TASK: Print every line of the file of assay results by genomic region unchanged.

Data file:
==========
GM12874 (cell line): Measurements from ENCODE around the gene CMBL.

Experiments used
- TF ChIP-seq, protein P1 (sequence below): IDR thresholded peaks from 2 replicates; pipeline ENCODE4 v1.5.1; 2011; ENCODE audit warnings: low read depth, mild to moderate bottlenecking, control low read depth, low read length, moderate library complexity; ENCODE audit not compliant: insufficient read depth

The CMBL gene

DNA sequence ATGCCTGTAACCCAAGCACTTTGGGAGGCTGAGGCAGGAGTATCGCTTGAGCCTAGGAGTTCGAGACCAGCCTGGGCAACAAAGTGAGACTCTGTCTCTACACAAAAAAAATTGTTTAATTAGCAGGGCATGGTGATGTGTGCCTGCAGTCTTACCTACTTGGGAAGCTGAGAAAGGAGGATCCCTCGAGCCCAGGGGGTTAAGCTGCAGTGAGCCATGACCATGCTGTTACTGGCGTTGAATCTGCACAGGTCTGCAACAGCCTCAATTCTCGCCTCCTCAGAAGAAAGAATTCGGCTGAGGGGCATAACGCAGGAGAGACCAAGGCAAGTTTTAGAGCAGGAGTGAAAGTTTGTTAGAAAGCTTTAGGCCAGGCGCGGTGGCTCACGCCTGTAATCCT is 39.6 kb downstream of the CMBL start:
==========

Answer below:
GM12874 (cell line): Measurements from ENCODE around the gene CMBL.

Experiments used
- TF ChIP-seq, protein P1 (sequence below): IDR thresholded peaks from 2 replicates; pipeline ENCODE4 v1.5.1; 2011; ENCODE audit warnings: low read depth, mild to moderate bottlenecking, control low read depth, low read length, moderate library complexity; ENCODE audit not compliant: insufficient read depth

The CMBL gene

DNA sequence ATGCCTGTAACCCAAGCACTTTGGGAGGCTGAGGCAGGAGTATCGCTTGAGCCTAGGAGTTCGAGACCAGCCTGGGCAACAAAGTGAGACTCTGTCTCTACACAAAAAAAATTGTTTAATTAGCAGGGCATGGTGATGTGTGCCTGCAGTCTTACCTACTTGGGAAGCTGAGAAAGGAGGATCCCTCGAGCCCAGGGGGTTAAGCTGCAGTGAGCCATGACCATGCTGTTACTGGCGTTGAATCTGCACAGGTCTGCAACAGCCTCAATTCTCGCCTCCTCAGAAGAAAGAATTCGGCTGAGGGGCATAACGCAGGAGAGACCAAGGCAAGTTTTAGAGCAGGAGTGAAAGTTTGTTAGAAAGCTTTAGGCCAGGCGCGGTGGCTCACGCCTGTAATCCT is 39.6 kb downstream of the CMBL start: